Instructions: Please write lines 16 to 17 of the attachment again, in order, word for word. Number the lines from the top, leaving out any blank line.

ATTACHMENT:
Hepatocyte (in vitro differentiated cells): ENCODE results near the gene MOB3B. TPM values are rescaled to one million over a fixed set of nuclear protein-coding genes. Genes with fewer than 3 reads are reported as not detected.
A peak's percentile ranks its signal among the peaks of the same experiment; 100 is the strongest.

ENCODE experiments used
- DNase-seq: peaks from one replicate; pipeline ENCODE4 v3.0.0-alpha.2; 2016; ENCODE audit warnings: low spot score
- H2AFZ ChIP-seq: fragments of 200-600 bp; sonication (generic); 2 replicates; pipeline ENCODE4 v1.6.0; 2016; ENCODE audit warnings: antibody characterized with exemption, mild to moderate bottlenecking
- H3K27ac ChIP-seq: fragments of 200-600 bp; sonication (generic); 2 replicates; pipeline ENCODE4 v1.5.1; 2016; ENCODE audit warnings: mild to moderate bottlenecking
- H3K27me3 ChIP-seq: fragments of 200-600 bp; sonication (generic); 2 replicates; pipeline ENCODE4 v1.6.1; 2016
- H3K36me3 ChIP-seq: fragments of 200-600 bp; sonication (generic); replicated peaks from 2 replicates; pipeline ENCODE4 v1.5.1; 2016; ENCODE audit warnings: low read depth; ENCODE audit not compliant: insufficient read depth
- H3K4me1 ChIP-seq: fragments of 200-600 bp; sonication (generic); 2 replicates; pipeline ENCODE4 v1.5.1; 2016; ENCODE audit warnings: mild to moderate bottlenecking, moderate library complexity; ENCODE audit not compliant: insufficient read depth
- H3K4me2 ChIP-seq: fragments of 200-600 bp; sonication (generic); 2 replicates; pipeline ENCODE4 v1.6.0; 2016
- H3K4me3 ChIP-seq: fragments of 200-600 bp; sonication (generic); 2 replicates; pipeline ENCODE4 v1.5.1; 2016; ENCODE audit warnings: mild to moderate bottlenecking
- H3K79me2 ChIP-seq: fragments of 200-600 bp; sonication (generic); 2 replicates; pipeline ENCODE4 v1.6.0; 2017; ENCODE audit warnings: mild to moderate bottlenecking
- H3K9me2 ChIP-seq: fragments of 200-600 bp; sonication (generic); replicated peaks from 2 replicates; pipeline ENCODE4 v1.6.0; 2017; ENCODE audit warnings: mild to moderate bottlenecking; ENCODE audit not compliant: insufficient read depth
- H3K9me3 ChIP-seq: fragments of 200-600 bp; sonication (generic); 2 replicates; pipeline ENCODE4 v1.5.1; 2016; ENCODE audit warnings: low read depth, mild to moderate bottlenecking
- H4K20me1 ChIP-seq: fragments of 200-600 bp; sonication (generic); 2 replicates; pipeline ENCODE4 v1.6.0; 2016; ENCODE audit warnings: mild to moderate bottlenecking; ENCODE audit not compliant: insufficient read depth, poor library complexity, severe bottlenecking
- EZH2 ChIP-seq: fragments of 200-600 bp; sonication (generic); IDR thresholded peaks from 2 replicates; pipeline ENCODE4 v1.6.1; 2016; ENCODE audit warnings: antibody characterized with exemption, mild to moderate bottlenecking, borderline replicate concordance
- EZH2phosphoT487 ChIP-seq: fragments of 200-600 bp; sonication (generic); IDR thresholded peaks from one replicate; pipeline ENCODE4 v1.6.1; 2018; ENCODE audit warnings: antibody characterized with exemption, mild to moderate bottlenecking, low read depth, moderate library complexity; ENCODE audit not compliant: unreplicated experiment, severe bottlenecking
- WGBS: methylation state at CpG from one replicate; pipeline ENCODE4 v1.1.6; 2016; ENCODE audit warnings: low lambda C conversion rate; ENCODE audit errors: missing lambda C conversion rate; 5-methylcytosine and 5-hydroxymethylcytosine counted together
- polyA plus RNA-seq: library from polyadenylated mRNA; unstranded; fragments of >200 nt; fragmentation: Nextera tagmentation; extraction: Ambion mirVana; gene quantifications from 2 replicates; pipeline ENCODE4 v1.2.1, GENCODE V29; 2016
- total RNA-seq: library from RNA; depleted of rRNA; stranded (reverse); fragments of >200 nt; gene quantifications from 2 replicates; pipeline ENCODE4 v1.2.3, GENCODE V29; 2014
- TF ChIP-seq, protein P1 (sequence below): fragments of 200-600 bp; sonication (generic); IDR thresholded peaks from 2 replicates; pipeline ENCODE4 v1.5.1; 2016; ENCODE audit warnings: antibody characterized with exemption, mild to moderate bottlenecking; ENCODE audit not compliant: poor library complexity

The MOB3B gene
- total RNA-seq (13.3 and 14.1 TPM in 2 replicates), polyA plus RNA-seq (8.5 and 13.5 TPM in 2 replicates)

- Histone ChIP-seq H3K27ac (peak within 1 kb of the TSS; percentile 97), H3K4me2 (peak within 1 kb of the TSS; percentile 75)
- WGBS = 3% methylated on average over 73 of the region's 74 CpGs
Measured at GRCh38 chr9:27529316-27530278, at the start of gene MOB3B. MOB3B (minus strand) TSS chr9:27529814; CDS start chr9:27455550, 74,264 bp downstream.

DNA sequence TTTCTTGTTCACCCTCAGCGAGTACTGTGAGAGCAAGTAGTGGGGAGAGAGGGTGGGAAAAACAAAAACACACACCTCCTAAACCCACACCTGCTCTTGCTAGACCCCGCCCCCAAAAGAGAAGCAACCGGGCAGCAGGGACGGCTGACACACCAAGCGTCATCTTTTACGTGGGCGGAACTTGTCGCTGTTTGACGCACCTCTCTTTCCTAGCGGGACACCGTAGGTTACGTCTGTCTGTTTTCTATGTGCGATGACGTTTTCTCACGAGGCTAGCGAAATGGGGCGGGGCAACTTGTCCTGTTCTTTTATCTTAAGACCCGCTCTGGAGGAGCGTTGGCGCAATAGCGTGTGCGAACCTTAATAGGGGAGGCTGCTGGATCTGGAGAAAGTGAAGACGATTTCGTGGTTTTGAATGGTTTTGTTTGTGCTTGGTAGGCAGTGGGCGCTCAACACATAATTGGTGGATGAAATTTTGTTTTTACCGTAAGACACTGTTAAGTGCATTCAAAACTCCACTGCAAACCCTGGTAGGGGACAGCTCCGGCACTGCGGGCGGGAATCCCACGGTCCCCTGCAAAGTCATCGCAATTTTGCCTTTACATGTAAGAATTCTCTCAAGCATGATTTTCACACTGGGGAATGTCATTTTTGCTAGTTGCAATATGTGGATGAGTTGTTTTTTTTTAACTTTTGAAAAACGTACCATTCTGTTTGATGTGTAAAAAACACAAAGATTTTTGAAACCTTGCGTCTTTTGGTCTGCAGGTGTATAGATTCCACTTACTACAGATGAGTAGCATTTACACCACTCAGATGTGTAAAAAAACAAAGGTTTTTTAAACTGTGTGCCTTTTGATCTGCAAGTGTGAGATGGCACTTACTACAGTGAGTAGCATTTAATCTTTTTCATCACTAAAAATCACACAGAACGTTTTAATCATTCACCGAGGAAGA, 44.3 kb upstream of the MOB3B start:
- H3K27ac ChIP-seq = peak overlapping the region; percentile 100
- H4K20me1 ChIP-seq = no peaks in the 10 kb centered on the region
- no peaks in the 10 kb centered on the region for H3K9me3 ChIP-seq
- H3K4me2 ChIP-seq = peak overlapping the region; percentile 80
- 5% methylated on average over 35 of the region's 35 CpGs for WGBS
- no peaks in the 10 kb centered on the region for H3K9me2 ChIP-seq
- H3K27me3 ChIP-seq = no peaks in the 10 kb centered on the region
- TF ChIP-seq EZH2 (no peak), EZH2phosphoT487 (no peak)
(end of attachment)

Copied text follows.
- EZH2 ChIP-seq: fragments of 200-600 bp; sonication (generic); IDR thresholded peaks from 2 replicates; pipeline ENCODE4 v1.6.1; 2016; ENCODE audit warnings: antibody characterized with exemption, mild to moderate bottlenecking, borderline replicate concordance
- EZH2phosphoT487 ChIP-seq: fragments of 200-600 bp; sonication (generic); IDR thresholded peaks from one replicate; pipeline ENCODE4 v1.6.1; 2018; ENCODE audit warnings: antibody characterized with exemption, mild to moderate bottlenecking, low read depth, moderate library complexity; ENCODE audit not compliant: unreplicated experiment, severe bottlenecking